Yield Tracker

YIELDS ON government securities (GS) moved sideways last week as investors remain on the lookout for fresh leads amid lack of clear direction for a rate hike next month.
GS yields rose by an average of 1.67 basis points (bps) week on week, data from the Philippine Dealing and Exchange Corp. as of April 20 showed.
“Yields were still moving within range while investors continue to wait for more solid leads,” said Ruben Carlo O. Asuncion, chief economist at UnionBank of the Philippines (UnionBank).
“Expectations are mixed about a possible rate hike from the BSP (Bangko Sentral ng Pilipinas). On one side, the economy is overheating, thus, a case for tightening soon. The other side see the inflation upward pressure merely transitory, therefore a hike may be coming later rather than sooner,” Mr. Asuncion said alluding to the upcoming Monetary Board meeting on May 10.
For Land Bank of the Philippines (LANDBANK) market economist Guian Angelo S. Dumalagan: “GS yields moved sideways this week, with a slight upward bias, as upbeat assessments from the BSP and some US Federal Reserve officials pushed yields higher, despite safe-haven buying amid the decline in equities and lingering geopolitical concerns abroad.”
In its first quarter inflation report released last week, the BSP said the current monetary policy settings “are seen to be appropriate given the prevailing outlook for inflation and economic activity” but also noted that “economic growth remains solid enough to absorb some policy tightening if warranted.”
Market players also took their cue last week from statements made by Boston Federal Reserve President Eric S. Rosengren who expressed optimism for the US economy. The alternate member of the Federal Open Market Committee (FOMC) said he expects a tighter labor market coupled with faster inflation, and that “tightening may end up being needed than is currently reflected in the projected median for the federal funds rate.”
Meanwhile, other investors focused on domestic auctions by the national government as well as movements of Treasuries abroad. Last Monday, the Bureau of the Treasury (BTr) fully awarded P5-billion worth of 91-day Treasury bills (T-bills) that fetched an average yield of 3.493%, up from the 3.346% quoted at the auction a week prior.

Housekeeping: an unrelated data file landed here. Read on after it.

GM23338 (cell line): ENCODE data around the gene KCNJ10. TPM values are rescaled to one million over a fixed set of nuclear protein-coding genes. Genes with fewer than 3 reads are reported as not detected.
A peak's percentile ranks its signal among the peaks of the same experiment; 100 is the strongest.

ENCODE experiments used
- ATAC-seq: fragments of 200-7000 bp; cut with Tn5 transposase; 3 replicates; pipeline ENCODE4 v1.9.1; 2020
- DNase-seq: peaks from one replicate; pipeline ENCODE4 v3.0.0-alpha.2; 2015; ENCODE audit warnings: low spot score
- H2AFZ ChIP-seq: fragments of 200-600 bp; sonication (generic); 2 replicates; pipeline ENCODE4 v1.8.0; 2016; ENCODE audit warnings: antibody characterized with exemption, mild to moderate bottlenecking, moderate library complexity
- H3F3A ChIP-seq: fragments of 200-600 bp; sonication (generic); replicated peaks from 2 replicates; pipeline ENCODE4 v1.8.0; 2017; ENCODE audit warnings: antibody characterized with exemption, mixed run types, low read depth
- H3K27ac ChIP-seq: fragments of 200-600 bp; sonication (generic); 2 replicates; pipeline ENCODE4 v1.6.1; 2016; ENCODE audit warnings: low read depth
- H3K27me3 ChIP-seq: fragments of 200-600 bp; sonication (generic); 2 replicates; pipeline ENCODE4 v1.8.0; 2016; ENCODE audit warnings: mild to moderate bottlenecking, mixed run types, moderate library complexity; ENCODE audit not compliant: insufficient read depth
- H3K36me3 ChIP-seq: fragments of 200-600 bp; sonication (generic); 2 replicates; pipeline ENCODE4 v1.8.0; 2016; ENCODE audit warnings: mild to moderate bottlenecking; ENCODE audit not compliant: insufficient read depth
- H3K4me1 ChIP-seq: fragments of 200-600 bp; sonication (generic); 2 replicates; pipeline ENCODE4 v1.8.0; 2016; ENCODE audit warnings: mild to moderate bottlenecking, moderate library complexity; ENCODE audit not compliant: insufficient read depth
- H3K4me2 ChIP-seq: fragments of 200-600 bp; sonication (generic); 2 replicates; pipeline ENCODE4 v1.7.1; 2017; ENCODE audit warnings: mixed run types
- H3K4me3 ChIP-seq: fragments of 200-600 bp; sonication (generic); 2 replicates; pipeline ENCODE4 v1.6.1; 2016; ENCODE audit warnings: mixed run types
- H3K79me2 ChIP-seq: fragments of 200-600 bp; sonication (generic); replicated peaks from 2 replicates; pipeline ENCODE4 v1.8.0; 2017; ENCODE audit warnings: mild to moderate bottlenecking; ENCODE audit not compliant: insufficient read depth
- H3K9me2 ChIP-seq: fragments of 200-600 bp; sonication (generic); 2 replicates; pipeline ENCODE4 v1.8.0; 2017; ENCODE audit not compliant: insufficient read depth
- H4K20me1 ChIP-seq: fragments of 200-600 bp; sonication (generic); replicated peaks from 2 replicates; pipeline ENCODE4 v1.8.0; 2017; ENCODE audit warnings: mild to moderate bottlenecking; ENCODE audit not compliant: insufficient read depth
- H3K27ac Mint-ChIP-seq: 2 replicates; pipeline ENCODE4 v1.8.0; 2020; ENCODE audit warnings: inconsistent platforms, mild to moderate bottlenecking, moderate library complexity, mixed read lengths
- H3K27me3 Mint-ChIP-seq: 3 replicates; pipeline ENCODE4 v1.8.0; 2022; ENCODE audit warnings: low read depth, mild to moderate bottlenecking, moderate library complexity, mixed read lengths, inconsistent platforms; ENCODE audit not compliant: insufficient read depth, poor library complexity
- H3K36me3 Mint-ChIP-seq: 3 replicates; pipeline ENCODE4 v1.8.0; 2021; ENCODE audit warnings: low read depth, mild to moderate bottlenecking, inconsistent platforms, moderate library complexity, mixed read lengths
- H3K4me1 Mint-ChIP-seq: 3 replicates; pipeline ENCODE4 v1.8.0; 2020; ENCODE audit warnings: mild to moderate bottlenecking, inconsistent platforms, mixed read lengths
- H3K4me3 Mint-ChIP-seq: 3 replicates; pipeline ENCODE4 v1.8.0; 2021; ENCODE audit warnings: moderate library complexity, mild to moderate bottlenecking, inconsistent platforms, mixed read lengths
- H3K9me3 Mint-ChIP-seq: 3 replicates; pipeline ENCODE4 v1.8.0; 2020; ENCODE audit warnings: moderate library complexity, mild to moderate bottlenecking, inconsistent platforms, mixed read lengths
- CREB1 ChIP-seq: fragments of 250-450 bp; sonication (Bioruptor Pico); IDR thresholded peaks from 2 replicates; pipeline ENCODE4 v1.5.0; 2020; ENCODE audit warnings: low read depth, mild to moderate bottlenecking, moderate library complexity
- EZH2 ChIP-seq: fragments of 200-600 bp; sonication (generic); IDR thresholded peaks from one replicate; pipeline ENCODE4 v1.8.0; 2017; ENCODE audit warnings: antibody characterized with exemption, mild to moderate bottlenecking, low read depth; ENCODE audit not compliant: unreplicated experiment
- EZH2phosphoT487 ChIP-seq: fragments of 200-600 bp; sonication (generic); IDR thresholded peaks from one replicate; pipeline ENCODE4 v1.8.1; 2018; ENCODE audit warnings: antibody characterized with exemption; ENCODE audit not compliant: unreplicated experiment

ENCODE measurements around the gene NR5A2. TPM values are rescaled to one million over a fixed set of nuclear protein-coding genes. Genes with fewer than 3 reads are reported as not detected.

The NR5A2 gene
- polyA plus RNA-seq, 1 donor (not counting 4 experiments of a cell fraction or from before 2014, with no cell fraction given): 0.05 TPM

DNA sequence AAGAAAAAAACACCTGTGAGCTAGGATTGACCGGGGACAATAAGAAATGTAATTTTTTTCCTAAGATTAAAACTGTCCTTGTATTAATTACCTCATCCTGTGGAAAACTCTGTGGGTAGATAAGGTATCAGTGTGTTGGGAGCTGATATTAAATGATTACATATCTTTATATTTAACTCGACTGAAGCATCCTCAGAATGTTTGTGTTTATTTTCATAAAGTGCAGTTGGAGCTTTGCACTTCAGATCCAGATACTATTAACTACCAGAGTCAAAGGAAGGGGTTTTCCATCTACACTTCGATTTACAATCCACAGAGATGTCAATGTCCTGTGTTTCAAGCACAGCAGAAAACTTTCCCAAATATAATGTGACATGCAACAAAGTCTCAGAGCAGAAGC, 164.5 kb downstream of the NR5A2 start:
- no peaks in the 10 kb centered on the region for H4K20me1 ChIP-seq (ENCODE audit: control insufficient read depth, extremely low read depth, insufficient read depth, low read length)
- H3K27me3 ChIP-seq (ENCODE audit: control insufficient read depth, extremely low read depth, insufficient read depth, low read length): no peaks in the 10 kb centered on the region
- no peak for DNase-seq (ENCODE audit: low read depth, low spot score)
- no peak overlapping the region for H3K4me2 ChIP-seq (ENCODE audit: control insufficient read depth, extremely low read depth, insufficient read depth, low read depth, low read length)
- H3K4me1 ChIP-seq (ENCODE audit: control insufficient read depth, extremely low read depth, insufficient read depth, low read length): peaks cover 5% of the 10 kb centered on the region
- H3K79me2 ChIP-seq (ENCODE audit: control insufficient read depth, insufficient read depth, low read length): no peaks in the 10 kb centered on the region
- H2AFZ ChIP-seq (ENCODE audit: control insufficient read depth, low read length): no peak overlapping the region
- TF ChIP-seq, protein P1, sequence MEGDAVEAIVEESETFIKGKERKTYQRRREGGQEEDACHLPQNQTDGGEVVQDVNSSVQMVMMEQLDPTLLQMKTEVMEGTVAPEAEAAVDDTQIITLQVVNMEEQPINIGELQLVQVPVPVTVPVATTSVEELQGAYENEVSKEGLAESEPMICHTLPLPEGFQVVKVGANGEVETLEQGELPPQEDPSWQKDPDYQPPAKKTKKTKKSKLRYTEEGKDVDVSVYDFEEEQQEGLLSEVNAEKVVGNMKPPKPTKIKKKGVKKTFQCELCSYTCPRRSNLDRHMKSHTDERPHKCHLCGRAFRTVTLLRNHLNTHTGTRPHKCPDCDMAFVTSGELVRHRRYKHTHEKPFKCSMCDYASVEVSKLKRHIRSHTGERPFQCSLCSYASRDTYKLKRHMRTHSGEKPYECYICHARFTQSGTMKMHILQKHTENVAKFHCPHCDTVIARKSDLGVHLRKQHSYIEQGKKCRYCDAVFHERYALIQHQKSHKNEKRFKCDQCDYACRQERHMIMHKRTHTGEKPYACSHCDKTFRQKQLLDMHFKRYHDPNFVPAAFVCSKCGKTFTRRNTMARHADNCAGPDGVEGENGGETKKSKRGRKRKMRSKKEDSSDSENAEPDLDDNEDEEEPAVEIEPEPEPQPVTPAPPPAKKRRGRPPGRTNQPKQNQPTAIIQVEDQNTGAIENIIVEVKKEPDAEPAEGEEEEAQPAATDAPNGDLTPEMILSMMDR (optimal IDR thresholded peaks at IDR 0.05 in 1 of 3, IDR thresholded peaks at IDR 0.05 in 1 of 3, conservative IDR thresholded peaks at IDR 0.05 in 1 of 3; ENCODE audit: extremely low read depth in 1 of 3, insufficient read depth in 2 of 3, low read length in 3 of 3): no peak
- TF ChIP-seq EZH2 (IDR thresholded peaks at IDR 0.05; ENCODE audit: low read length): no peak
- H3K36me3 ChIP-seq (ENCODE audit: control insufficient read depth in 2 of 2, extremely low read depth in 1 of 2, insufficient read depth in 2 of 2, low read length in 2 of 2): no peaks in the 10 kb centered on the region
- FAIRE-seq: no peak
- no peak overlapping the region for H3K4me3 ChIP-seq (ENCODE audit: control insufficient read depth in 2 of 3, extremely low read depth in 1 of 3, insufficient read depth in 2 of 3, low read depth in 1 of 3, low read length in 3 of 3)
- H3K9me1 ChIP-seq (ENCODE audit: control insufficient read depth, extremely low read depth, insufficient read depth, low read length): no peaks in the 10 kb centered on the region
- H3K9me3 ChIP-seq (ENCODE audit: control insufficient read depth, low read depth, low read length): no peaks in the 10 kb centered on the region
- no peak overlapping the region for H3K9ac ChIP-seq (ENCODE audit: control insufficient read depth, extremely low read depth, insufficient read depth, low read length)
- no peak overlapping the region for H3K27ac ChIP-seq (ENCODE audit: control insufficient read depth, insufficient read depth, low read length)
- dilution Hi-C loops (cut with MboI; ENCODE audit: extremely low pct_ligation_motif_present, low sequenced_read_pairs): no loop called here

On the other hand, demand for the 182- and 364-day papers were P3.33 billion and P3.3435 billion, below the offers of P4 billion and P6 billion, respectively. However, the Treasury only awarded P2.080 billion and P1.735 billion worth of the said tenors which were respectively quoted with an average yield of 3.684% and 3.83%
The following day, the BTr raised P10 billion from reissued 10-year bonds after they were fully awarded with an average yield of 6.213%.
“Government bond yields ended higher by 3 to 5 bps across the board on higher and partial auction awards,” said Carlyn Therese X. Dulay, Head of Institutional Flows Desk at Security Bank Corp.
Meanwhile, a bond trader said GS yields continued to track US Treasuries, rising on expectations of faster inflation, adding that US President Donald J. Trump’s “risk on, risk off tweets” also contributed to last week’s yield movement.
At the secondary market last Friday, the yield of the 91- and 364-day T-bills respectively rose 10.45 bps and 7.32 bps to close at 3.4761% and 4.2625%. On the other hand, the 182-day paper ended lower by 30.85 bps week on week, yielding 3.6111%.
Yields at the belly of the curve that moved up were of the three-, four-, five- and seven-year T-bonds, which increased by 1.31 bps (4.5998%), 4.44 bps (5%), 8 bps (5.3098%) and 0.69 basis point (5.7512%), respectively. The yield of the two-year paper went down by 3.38 bps to 4.2073%.
At the long end, the yield on the 10-year T-bonds climbed 19.04 bps to 6.2404% while that of the 20-year bond inched down by 0.35 basis point to 7.0929%.
“I see more of the same [yield movements this] week as the market is seemingly waiting for the first week of May when decision time for the BSP happens,” UnionBank’s Mr. Asuncion said when asked for his outlook.
For Security Bank’s Ms. Dulay: “With more auctions scheduled this week, expect yields to [move] range-bound to slightly higher depending on the outcome of the 20-year reissue scheduled Tuesday.”
LANDBANK’s Mr. Dumalagan, for his part, said: “[Y]ields are expected to move sideways with an upward bias, tracking the increase in US Treasury yields last Friday evening amid easing concerns over the flattening of the US yield curve.”
“The upward bias in yields, however, might be capped by lingering geopolitical concerns abroad and views that the European Central Bank and Bank of Japan policy meetings might be less hawkish than previously expected.”
The economist likewise noted uncertainties in the geopolitical front such as the lingering US-China trade war and the question of how Russia will respond to US-led missile attacks in Syria and recent sanctions imposed by the US on Russian companies.
“Caution ahead of Friday’s first-quarter US GDP growth report may also limit the rise in yields,” he said. The US economy is expected to grow 2% in the first quarter, lower than the previous quarter’s expansion of 2.9%, but higher than the 1.2% gain in the first quarter of 2017. — Gillian M. Cortez